77 Cents Doesn’t Tell the Whole (Equal Pay) Story
In my former life as a journalist, one of the first rules I learned was to look at a story from every angle. After all, an issue is never one-dimensional. The same is true about the gender pay gap — and AAUW knows this.
We’ve looked at the gender pay gap among women of different races/ethnicities and education levels; in science, technology, engineering, and math (STEM) fields; between men and women just one year out of college; in different states and congressional districts; and yes, even among NCAA basketball coaches.
Yet despite this in-depth research, some media outlets still have a hard time getting past the widely reported 77 percent statistic. This statistic is the basis for Equal Pay Day, which symbolically represents the day when women’s earnings catch up to men’s earnings from the previous year. But an Equal Pay Day based on the 77 cent statistic doesn’t tell the whole story of the gender pay gap.
That’s why we’re joining with other organizations fighting gender pay discrimination to mark a few other Equal Pay Days this year:
- Thursday, June 12 —The symbolic day when moms’ earnings catch up to fathers’ earnings from the previous year. It takes an extra six months since working mothers typically earn 69 cents for every dollar working fathers earn.
- Sunday, July 20 — The symbolic day when African American women’s earnings catch up to non-Hispanic white men’s earnings from the previous year. Because non-Hispanic white men are the largest demographic group in the labor force, they are often used to provide a single benchmark when examining the gender pay gap. Compared with white men, African American women typically make 64 cents on the dollar.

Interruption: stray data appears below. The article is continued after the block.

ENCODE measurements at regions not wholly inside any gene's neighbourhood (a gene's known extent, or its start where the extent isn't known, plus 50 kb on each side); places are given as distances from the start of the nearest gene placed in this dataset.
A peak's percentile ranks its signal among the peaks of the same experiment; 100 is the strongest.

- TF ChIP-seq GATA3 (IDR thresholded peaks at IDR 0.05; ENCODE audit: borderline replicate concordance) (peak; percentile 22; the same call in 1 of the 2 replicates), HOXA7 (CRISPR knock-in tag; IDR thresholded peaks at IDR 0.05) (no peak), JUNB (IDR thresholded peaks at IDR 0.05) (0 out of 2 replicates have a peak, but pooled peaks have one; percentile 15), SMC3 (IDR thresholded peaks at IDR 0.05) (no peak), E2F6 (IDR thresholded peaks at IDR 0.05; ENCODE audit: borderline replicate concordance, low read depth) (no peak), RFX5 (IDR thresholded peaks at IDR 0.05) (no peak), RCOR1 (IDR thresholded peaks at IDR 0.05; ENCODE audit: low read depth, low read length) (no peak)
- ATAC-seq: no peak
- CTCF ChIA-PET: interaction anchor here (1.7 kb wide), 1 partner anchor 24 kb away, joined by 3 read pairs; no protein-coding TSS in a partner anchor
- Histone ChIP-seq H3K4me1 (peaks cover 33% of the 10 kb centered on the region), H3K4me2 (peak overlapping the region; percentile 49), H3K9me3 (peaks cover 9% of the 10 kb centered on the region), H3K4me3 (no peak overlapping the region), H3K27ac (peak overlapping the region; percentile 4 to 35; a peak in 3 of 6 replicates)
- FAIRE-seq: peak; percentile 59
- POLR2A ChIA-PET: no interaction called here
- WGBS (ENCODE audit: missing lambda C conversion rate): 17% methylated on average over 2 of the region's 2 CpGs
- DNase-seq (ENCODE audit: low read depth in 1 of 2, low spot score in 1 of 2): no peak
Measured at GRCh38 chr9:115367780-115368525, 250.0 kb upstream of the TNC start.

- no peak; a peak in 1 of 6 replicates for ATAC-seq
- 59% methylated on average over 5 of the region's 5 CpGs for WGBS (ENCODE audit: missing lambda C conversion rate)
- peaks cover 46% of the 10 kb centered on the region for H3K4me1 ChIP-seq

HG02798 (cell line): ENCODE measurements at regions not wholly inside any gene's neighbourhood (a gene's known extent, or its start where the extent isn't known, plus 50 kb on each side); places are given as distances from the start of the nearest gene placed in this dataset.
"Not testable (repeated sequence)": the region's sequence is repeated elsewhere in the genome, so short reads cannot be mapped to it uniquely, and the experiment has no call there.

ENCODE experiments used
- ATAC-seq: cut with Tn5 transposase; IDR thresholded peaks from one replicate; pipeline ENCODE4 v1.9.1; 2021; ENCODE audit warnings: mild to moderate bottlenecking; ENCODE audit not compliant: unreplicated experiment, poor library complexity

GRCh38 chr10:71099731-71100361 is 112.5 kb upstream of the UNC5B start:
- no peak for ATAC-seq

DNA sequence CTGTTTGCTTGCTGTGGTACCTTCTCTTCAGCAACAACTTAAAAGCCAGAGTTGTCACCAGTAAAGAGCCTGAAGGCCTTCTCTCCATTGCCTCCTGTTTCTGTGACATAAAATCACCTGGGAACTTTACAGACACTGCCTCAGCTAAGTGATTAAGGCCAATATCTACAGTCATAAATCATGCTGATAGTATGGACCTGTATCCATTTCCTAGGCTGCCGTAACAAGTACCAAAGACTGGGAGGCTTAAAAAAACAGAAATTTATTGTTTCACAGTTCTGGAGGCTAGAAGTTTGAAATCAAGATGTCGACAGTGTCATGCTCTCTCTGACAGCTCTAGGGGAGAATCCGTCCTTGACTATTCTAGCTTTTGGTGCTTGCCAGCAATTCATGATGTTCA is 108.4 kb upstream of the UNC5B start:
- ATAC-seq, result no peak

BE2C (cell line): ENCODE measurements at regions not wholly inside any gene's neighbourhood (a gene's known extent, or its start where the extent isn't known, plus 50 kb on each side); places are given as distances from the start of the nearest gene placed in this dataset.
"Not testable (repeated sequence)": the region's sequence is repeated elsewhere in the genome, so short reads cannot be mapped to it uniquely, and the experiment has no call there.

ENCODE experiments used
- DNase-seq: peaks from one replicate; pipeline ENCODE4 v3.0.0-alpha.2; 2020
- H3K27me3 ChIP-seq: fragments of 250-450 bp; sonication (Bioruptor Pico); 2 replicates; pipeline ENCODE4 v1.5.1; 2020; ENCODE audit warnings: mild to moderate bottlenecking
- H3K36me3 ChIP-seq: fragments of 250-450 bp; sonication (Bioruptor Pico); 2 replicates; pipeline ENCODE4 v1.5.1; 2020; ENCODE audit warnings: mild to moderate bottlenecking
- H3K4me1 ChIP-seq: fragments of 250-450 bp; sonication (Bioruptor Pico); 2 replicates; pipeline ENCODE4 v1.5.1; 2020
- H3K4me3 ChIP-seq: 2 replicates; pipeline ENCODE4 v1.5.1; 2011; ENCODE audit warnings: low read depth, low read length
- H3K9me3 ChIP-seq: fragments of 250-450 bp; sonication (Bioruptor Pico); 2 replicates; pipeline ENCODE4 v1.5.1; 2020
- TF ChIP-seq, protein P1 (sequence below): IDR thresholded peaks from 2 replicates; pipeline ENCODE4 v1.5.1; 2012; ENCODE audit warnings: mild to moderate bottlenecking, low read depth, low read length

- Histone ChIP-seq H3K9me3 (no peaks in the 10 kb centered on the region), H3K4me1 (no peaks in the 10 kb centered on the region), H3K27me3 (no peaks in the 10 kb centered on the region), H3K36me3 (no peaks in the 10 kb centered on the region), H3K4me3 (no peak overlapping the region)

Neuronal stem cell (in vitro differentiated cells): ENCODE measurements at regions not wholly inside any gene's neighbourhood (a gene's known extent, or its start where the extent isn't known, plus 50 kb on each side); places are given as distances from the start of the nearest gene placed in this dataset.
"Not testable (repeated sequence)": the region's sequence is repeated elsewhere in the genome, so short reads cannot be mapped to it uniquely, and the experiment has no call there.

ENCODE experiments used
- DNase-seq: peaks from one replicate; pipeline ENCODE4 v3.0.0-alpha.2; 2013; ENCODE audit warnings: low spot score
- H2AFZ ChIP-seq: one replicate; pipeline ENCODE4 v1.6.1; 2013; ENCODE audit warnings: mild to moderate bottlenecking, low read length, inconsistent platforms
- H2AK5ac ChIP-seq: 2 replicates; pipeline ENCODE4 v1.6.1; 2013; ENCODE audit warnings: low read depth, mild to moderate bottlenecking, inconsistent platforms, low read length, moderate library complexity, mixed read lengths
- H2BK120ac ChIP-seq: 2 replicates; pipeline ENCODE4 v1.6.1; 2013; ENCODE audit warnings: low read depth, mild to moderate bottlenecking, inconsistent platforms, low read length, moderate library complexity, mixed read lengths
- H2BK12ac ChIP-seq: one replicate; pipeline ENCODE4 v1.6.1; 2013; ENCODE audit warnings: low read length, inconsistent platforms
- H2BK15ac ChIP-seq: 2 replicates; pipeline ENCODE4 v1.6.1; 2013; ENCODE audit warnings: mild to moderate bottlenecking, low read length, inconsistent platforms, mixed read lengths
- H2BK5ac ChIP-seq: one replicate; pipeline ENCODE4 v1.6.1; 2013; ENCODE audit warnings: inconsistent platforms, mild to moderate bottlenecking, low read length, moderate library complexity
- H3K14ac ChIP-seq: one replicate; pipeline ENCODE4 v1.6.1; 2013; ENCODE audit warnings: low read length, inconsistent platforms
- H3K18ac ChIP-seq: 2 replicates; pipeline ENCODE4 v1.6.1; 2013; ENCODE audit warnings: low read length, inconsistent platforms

- Wednesday, November 12 — The symbolic day when Hispanic/Latina women’s earnings catch up to non-Hispanic white men’s earnings from the previous year. Yes, you read that right — Latinas have to work almost a full year to catch up to what white men made in the previous year! That’s because Latina women typically make 53 cents to the dollar when compared with white, non-Hispanic men.
We know that these three dates alone still do not capture every dimension of the gender pay gap. As AAUW’s research has shown, women of every race/ethnicity experience a gender pay gap compared with white, non-Hispanic men: American Indian and Alaska Native women (60 percent); Native Hawaiian and other Pacific Islander women (66 percent); white, non-Hispanic women (78 percent); and Asian American women (87 percent).
Moreover, women with disabilities working full time, year round typically earn 67 percent of what men without disabilities earn and 82.5 percent of what men with disabilities earn. Data on sexual orientation and gender identity is harder to come by, but studies have found that lesbian workers earn less than heterosexual and gay men, and transgender women experience a significant drop in earnings after a gender transition.
The point of these statistics is not to get you down; rather, we need to understand that the gender pay gap is a multi-faceted problem in need of a multi-faceted solution. Part of that solution is raising awareness about gender pay discrimination and advocating for legislation to end it — and the upcoming Equal Pay Days are excellent opportunities for action.
Check out the following resources to help you mark one, two, or all of these Equal Pay Days:
- A full set of how-to resources for advocacy activities such as cake deliveries, rallies, letters to the editor, tabling, petitions, house meetings, and more!
- Sample language for your governor, mayor, and/or city council to proclaim Equal Pay Day in your community
- Quick summaries of past Equal Pay Day successes
- AAUW Quick Facts on the Gender Pay Gap
You may have noticed that the gender pay gap varies — in some cases dramatically — from state to state. But do you know why?
Changing the pay gap begins with you.
I left the employer who underpaid me long ago, but the damage done by the thousands of dollars I lost to the gender pay gap sticks with me.